Here’s the latest from the Classic Movie Hub Blog
by Danilo Castro
Sterling Hayden never quite fit. Primed for stardom at the height of the studio system, he was dubbed “The Beautiful Blond Viking God” by Paramount Pictures and dropped into star-studded dramas like Virginia and Bahama Passage (both 1941). The sales pitch didn’t stick. It was audiences that were reluctant to embrace the “Viking God,” mind you, it was Hayden himself. He felt like a phony, and decided to reestablish his personal standard of authenticity by fighting in World War II.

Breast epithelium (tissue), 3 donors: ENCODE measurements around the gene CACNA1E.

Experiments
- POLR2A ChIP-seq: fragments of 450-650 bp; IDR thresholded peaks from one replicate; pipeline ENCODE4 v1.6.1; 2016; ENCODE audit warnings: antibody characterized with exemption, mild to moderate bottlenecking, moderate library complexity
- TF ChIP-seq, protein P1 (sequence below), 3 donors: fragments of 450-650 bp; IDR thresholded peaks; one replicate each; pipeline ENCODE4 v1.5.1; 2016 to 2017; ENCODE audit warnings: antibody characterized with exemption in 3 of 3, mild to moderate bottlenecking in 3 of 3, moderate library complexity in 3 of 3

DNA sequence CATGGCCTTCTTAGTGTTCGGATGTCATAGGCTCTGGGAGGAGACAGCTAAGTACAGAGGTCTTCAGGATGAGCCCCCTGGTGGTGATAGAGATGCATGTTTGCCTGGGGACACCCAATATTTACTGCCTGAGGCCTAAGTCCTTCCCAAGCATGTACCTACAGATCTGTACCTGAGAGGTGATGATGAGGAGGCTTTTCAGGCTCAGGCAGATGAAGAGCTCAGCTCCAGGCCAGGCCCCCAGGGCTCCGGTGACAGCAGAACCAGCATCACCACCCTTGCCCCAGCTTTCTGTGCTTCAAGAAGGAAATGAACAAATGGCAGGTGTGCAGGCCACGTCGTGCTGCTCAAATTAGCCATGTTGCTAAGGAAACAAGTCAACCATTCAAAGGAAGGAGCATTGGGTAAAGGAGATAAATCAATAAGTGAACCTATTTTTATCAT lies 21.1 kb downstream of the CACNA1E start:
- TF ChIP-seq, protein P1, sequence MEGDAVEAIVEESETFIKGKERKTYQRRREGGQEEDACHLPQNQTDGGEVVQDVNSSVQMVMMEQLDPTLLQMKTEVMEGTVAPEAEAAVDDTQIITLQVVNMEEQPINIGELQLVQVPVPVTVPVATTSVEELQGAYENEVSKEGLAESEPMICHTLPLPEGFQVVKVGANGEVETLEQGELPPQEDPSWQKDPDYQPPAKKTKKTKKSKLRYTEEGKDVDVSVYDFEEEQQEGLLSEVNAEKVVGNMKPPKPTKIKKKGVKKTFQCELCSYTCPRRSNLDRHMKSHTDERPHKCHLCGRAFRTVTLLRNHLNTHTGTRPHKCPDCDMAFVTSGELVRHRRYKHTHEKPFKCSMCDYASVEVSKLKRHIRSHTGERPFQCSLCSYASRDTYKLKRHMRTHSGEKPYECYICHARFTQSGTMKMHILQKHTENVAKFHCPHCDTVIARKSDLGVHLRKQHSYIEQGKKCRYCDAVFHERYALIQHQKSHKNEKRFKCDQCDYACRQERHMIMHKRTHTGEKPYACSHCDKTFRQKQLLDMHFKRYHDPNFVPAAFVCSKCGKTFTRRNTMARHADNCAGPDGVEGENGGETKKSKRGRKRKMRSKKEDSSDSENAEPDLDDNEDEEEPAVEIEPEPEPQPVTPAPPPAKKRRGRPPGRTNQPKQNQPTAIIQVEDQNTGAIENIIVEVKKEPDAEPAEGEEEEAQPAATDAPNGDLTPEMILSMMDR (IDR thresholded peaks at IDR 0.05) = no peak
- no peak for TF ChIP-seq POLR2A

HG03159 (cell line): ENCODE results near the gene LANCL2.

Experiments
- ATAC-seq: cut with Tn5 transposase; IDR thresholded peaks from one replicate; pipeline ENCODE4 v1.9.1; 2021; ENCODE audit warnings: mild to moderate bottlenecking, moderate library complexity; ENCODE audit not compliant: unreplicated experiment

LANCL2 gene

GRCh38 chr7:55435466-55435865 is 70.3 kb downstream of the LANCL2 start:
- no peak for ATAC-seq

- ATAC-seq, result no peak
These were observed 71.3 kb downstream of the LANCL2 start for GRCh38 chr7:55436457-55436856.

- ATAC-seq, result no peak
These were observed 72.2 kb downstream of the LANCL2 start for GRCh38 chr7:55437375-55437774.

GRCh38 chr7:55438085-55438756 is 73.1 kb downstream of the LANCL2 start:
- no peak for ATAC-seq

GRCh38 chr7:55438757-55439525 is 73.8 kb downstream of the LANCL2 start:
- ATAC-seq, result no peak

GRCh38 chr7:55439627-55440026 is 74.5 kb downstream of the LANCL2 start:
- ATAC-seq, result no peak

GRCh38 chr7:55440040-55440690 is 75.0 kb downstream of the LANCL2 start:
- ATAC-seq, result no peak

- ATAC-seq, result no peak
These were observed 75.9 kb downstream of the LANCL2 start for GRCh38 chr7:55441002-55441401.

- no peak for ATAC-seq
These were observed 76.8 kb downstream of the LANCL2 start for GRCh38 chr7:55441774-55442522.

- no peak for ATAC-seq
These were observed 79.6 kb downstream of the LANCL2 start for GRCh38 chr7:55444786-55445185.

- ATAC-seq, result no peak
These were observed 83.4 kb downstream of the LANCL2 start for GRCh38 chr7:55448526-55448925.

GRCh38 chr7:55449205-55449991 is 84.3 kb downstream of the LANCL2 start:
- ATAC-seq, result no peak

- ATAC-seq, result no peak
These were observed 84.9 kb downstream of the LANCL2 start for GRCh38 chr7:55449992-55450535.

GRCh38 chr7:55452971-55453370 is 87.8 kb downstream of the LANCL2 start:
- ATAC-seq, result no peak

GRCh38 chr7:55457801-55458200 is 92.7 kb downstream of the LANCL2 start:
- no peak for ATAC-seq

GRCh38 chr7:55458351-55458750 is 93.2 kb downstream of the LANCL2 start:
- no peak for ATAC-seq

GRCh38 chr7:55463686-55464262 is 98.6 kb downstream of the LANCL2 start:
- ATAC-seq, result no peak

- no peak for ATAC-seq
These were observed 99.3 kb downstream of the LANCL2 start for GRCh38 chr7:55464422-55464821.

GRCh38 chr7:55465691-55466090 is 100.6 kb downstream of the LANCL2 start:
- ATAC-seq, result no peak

Hayden was gone for a whopping six years, and when he returned to the states, he had a fresh outlook on Hollywood. “I feel a real obligation to make this a better country,” he told the press. “And I believe the movies are the place to do it.” Hayden made good on his word. During the 1950s, he starred in a series of noir films that rank among the most acclaimed and influential of all time: The Asphalt Jungle (1950), Crime Wave (1954), and The Killing (1956), just to name a few…
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